North American cover art
|Developer(s)||Tose / Tonkin House|
|Designer(s)||Chiemi Haruki, Katsuhiko Motono, Mika Inoue|
The game itself features three different modes: Doubles mode, World Circuit mode, and Singles mode, in which the player competes against a human or chosen computer opponent. In doubles mode, the player and a human teammate can face the CPU, said-players can each pair with a CPU opponent, or one player can pair with a CPU opponent to face two other computer opponents. Circuit mode is the most unlike the other modes and featuring a wide range of sequential tours the player can choose to battle through each to earn ranking points, with aim to finish number one in the rankings. There are four minor tournaments and four major tournaments, each taking place on one of three surfaces that each have different effects on how the ball bounces; the tournaments are based on real-life counterparts and include nearly every world tournament in existence at that current time.
All tennis players, whether playable or the opponents, are cute, short representations of the then-top world players, though their last names are left out of the game. Each playable tennis player has their own talents on the court. Multiple of the right-hand buttons of the SNES controller perform different tennis racket moves and the direction of the ball when hit is influenced by the control pad, which also moves the player around their side of the tennis court in anticipation of the ball. Super Tennis takes time to master, as the game neither tells the player how to play, nor gives them any knowledge on how the many different playable characters subtly differ in play style.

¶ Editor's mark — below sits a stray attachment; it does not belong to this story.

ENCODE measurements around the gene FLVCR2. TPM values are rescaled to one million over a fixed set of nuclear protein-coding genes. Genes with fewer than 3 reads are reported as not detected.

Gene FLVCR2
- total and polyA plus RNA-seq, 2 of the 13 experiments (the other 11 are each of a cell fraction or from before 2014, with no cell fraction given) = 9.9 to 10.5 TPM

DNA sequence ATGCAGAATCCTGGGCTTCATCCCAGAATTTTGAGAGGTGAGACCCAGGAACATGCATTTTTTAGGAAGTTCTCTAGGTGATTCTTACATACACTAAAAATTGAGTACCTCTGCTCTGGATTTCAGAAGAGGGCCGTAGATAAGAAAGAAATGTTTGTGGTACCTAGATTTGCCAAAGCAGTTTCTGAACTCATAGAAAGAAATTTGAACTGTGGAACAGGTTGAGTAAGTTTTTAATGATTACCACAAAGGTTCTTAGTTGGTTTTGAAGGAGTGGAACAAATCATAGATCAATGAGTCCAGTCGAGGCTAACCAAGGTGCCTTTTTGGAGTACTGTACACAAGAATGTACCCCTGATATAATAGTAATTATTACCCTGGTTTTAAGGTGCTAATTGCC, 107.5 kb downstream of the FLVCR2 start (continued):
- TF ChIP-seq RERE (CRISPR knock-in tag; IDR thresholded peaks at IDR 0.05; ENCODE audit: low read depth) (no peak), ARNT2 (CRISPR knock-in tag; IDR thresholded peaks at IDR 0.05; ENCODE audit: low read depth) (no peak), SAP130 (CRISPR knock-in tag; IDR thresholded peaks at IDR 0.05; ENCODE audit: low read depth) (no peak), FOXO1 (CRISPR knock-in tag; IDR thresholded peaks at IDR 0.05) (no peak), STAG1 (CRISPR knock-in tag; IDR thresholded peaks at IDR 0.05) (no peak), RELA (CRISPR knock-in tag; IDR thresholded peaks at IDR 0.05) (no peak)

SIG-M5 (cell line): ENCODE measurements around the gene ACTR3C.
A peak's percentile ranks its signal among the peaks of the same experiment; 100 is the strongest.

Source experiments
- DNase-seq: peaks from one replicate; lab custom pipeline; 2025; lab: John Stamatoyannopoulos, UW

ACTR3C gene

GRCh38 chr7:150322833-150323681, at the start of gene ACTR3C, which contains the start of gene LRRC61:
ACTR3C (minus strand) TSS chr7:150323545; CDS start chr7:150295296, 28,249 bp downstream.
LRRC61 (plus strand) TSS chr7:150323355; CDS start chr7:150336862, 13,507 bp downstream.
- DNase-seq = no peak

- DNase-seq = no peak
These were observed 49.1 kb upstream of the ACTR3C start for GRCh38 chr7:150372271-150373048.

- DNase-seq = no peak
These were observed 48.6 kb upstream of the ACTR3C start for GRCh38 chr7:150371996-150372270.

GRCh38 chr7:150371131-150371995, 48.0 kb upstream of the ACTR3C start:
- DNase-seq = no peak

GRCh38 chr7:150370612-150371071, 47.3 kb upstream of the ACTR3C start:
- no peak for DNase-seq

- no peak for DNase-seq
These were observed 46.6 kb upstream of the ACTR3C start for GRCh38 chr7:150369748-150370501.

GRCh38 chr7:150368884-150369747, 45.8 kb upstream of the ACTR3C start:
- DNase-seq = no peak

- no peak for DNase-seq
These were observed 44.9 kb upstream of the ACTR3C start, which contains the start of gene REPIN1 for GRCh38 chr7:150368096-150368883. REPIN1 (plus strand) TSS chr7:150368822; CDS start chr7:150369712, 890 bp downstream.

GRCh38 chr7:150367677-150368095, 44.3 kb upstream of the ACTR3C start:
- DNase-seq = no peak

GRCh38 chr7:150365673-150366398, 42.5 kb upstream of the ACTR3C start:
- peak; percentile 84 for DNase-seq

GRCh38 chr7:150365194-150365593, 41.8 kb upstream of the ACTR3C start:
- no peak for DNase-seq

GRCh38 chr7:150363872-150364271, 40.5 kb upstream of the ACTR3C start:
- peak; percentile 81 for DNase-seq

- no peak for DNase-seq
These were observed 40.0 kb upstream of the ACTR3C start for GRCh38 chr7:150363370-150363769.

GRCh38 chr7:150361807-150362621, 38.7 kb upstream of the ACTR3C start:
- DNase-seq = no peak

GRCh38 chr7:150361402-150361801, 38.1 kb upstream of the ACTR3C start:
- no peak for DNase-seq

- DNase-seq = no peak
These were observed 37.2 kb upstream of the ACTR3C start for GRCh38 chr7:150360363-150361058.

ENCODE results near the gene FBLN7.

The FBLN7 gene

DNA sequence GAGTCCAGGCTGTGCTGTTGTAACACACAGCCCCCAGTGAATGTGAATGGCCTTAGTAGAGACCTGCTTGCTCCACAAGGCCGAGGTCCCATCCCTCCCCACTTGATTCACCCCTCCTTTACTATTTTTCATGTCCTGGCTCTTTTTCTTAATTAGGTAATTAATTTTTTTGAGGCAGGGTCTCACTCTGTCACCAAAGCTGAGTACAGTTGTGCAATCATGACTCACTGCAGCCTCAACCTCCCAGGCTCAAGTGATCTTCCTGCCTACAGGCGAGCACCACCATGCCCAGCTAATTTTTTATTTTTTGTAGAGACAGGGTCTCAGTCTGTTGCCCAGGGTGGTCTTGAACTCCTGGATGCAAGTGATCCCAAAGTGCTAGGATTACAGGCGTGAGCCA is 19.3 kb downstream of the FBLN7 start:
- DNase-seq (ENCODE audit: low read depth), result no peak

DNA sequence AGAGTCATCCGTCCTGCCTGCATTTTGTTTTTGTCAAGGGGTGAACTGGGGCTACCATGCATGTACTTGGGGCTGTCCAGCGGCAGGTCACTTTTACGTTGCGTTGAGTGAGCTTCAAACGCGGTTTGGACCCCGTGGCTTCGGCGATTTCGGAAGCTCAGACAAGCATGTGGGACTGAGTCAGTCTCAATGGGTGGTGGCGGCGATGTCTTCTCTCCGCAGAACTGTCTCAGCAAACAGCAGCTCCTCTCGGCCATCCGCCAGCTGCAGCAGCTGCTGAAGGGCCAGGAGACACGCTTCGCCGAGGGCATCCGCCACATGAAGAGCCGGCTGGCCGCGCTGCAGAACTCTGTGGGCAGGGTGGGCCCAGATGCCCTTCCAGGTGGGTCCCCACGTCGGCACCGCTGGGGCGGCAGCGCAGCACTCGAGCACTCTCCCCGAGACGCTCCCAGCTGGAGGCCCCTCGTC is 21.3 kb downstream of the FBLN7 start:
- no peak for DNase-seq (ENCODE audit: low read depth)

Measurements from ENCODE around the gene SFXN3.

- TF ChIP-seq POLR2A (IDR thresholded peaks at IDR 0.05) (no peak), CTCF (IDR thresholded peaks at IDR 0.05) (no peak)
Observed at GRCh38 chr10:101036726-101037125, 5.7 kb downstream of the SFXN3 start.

The version of Super Tennis released for the United Kingdom was critically acclaimed. Mean Machines magazine declared it to be "the best tennis game available [as of October 1991]" and scored all aspects of the game very highly, from sound, to gameplay, to their overall impressions. They were impressed by the attention to detail, like how ball runners get the ball off of the court whenever it gets caught in the net. Computer & Video Games' editor said that Super Tennis is "more fun than should be allowed" when a set is played against a friend. They also echoed the declaration that this was the best tennis game available up until that point. In a retrospective, Mean Machines' then editor stated that the game was both "the best representation of the sport to date[a]" and also the most "fantastically competitive," but also said the single player was "nothing special."
- "Super Tennis (1991) SNES credits - MobyGames". MobyGames. Retrieved 2017-05-07.
- Rignal, Julian; Leadbetter, Richard "Rich" (October 1991). "Super Tennis Review - Super Nintendo" (PDF). Mean Machines. 13: 82, 83.
- O'Miller, Frank (October 1991). "Review >> Super Tennis". Computer & Video Games (120): 36, 37. Retrieved 7 May 2017.
- Unknown, Damo. "Super Tennis Review - Super Nintendo". The Mean Machines Archive. Mean Machines. Retrieved 7 May 2017.
- "to date" being between 2003 and 2009; the article has no timestamp.